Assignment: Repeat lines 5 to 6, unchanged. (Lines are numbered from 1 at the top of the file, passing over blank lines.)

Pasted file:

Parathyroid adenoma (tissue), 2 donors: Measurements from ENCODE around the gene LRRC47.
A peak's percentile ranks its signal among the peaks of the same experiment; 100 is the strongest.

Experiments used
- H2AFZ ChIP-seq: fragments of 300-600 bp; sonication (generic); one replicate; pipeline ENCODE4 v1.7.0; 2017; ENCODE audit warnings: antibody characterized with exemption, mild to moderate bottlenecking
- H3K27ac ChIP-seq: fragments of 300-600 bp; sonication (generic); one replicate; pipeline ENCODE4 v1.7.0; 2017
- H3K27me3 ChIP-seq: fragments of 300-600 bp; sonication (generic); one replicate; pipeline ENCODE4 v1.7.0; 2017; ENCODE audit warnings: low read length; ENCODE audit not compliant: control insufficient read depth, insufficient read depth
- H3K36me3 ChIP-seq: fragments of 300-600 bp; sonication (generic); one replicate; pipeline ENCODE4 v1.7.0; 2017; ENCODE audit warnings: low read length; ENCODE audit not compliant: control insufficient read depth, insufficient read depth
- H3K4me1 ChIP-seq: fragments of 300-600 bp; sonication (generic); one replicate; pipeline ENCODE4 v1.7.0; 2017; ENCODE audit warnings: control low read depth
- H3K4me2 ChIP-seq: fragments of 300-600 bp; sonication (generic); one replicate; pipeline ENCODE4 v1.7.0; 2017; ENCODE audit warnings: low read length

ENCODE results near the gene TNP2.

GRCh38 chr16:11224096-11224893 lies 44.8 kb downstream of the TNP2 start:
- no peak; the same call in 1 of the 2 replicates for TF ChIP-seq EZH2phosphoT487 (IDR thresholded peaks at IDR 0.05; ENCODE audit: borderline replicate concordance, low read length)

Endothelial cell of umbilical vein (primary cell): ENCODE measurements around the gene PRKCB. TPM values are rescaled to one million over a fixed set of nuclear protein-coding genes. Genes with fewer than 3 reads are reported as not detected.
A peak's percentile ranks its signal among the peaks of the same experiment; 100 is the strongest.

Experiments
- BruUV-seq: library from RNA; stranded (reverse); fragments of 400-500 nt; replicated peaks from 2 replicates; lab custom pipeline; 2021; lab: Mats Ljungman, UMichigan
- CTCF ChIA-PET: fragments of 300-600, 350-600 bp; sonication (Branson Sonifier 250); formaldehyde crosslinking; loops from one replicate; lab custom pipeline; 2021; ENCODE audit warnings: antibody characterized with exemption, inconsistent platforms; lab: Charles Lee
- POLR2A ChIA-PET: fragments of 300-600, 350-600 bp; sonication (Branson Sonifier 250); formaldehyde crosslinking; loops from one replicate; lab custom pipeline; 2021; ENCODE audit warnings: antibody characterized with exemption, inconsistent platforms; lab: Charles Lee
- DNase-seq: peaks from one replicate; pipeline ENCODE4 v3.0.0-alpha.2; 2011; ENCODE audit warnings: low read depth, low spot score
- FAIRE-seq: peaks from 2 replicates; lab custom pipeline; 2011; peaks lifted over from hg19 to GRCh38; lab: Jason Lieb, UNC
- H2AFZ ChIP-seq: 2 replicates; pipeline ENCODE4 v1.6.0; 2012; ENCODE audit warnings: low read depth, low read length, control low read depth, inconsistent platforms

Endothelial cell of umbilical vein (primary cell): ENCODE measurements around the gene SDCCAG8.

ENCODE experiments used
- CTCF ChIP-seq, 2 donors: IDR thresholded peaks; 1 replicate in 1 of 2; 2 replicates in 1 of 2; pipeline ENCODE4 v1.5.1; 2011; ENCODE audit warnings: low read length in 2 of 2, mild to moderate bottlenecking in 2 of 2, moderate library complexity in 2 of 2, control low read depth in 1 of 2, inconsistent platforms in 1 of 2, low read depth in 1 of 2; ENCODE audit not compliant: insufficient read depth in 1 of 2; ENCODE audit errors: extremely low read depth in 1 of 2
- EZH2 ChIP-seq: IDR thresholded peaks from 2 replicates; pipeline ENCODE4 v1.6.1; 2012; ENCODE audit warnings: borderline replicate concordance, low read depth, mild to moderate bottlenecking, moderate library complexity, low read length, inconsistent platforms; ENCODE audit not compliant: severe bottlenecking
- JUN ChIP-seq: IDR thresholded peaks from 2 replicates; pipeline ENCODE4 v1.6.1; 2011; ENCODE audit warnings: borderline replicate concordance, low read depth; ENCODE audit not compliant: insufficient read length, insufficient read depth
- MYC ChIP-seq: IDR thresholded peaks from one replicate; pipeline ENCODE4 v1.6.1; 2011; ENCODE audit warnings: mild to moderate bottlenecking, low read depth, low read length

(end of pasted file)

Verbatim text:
- H3K27ac ChIP-seq: fragments of 300-600 bp; sonication (generic); one replicate; pipeline ENCODE4 v1.7.0; 2017
- H3K27me3 ChIP-seq: fragments of 300-600 bp; sonication (generic); one replicate; pipeline ENCODE4 v1.7.0; 2017; ENCODE audit warnings: low read length; ENCODE audit not compliant: control insufficient read depth, insufficient read depth